If you’re having trouble getting your local business’ website to show up in the Google local 3-pack or local search results in general, you’re not alone. The first page of Google’s search results seems to have gotten smaller over the years – the top and bottom of the page are often filled with ads, the local 7-pack was trimmed to a slim 3-pack, and online directories often take up the rest of page one. There is very little room for small local businesses to rank on the first page of Google.
To make matters worse, Google has a local “filter” that can strike a business, causing their listing to drop out of local search results for seemingly no reason – often, literally, overnight. Google’s local filter has been around for a while, but it became more noticeable after the Possum algorithm update, which began filtering out even more businesses from local search results.
If you think about it, this filter is not much different than websites ranking organically in search results: In an ideal world, the best sites win the top spots. However, the Google filter can have a significantly negative impact on local businesses that often rely on showing up in local search results to get customers to their doors.
What causes a business to get filtered?
Just like the multitude of factors that go into ranking high organically, there are a variety of factors that go into ranking in the local 3-pack and the Local Finder.
Here are a few situations that might cause you to get filtered and what you can do if that happens.
With mobile search becoming more and more popular, Google takes into consideration where the mobile searcher is physically located when they’re performing a search. This means that local search results can also depend on where the business is physically located when the search is being done.
A few years ago, if your business wasn’t located in the large city in your area, you were at a significant disadvantage. It was difficult to rank when someone searched for “business category + large city” – simply because your business wasn’t physically located in the “large city.” Things have changed slightly in your favor – which is great for all the businesses who have a physical address in the suburbs.
According to Ben Fisher, Co-Founder of SteadyDemand.com and a Google Top Contributor, “Proximity and Google My Business data play an important role in the Possum filter. Before the Hawk Update, this was exaggerated and now the radius has been greatly reduced.” This means there’s hope for you to show up in the local search results – even if your business isn’t located in a big city.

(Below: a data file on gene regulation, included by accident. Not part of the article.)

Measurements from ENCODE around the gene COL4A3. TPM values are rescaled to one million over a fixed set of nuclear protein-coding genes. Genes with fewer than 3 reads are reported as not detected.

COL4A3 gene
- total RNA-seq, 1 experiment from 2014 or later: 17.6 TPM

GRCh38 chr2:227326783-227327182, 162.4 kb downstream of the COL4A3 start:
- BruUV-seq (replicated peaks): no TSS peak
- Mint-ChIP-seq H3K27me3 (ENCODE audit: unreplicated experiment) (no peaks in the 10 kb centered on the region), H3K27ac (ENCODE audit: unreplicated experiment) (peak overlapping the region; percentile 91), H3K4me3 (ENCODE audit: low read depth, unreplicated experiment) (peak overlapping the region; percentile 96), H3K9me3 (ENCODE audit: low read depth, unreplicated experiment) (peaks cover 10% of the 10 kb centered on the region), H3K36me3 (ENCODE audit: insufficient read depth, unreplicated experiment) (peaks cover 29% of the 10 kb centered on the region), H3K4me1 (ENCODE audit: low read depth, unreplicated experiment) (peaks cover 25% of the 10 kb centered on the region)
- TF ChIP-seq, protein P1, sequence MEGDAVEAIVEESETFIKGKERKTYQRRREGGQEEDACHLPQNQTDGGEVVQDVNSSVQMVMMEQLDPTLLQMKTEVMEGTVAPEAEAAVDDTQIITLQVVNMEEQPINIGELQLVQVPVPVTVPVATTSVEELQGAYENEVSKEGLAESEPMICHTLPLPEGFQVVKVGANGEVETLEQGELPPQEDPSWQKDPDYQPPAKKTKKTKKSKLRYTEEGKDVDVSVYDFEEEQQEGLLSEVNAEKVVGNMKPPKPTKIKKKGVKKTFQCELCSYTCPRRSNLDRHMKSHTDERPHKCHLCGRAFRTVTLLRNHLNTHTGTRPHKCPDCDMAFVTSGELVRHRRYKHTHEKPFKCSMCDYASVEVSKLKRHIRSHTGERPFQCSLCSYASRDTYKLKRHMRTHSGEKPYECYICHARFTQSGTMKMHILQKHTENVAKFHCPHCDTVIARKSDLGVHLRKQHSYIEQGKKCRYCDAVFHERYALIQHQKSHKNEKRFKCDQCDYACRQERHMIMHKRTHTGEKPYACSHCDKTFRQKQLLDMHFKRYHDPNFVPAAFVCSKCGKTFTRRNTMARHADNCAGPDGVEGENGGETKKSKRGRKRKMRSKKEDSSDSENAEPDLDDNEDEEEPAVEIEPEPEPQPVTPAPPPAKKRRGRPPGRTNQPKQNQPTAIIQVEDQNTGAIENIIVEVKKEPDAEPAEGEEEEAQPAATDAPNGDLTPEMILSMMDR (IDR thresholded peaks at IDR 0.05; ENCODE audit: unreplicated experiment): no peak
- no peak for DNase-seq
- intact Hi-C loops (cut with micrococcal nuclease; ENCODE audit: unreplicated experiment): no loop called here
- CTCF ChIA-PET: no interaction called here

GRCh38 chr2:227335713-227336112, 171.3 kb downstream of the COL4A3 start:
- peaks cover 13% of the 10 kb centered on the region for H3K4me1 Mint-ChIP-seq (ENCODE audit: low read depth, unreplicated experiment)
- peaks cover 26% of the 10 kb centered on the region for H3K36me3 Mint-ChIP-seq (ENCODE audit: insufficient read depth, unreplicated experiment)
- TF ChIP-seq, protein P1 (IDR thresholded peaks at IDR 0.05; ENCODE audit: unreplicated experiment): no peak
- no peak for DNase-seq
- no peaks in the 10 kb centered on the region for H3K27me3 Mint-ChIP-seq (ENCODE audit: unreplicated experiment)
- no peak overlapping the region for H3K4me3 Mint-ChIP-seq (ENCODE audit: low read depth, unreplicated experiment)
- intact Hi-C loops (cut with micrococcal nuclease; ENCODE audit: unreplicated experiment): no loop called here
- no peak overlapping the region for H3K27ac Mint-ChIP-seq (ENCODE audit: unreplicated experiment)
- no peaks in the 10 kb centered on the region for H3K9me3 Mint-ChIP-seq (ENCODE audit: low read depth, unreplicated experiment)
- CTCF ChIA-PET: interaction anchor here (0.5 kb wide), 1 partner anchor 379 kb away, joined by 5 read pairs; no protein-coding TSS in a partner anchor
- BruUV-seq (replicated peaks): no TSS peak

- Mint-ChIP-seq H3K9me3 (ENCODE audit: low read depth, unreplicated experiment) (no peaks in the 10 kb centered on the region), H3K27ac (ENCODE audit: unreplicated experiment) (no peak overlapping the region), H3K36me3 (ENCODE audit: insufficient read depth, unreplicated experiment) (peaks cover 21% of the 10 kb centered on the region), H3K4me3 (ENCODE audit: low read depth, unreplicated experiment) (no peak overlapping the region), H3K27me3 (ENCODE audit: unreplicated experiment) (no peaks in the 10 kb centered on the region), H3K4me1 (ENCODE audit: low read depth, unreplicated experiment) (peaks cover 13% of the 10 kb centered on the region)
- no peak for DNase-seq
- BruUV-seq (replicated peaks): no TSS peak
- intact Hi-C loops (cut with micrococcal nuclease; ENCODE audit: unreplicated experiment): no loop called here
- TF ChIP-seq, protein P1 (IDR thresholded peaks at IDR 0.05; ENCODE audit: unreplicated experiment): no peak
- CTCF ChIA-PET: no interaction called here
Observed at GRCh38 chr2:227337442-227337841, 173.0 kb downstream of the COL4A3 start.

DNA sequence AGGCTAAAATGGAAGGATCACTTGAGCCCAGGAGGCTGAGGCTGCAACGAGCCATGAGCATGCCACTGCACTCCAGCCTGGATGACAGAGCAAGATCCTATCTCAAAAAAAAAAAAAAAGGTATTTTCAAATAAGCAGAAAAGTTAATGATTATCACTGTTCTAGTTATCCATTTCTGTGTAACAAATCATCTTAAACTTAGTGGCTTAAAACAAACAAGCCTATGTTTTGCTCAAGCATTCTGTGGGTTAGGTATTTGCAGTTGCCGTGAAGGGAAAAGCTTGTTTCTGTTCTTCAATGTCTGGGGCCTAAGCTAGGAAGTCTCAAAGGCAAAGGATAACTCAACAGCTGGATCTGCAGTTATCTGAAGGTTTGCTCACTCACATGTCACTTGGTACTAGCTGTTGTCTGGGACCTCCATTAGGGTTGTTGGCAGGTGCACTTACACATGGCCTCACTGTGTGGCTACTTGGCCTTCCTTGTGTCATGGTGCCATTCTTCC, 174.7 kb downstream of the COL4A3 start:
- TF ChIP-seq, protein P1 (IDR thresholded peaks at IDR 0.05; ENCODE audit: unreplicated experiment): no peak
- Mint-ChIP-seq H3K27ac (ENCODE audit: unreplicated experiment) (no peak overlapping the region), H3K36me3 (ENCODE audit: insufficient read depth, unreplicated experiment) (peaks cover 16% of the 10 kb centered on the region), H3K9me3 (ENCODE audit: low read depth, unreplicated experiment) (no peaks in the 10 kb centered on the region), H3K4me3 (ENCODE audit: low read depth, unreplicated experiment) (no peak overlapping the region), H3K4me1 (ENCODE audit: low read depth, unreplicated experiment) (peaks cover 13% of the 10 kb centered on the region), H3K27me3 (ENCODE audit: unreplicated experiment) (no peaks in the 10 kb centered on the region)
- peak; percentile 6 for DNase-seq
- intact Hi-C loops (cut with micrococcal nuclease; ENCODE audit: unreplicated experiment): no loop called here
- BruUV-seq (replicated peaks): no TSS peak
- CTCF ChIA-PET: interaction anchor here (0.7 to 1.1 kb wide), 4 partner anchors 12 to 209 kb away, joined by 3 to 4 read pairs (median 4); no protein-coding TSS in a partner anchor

Google My Business categories
When you’re selecting a Google My Business category for your listing, select the most specific category that’s appropriate for your business.
However, if you see a competitor is outranking you, find out what category they are using and select the same category for your business (but only if it makes sense.) Then look at all the other things they are doing online to increase their organic ranking and emulate and outdo them.
If your category selections don’t work, it’s possible you’ve selected too many categories. Too many categories can confuse Google to the point where it’s not sure what your company’s specialty is. Try deleting some of the less-specific categories and see if that helps you show up.
Your physical address
If you can help it, don’t have the same physical address as your competitors. Yes, this means if you’re located in an office building (or worse, a “virtual office” or a UPS Store address) and competing companies are also in your building, your listing may not show up in local search results.
When it comes to sharing an address with a competitor, Ben Fisher recommends, “Ensure that you do not have the same primary category as your competitor if you are in the same building. Their listing may have more trust by Google and you would have a higher chance of being filtered.”
Also, many people think that simply adding a suite number to your address will differentiate your address enough from a competitor at the same location — it won’t. This is one of the biggest myths in local SEO. According to Fisher, “Google doesn’t factor in suite numbers.”
Additionally, if competing businesses are located physically close to you, that, too, can impact whether you show up in local search results. So if you have a competitor a block or two down from your company, that can lead to one of you being filtered.
If you’re a doctor, attorney, accountant or are in some other industry with multiple professionals working in the same office location, Google may filter out some of your practitioners’ listings. Why? Google doesn’t want one business dominating the first page of Google local search results. This means that all of the practitioners in your company are essentially competing with one another.
To offset this, each practitioner’s Google My Business listing should have a different category (if possible) and should be directed to different URLs (either a page about the practitioner or a page about the specialty – they should not all point to the site’s home page).
For instance, at a medical practice, one doctor could select the family practice category and another the pediatrician category. Ideally you would want to change those doctors’ landing pages to reflect those categories, too: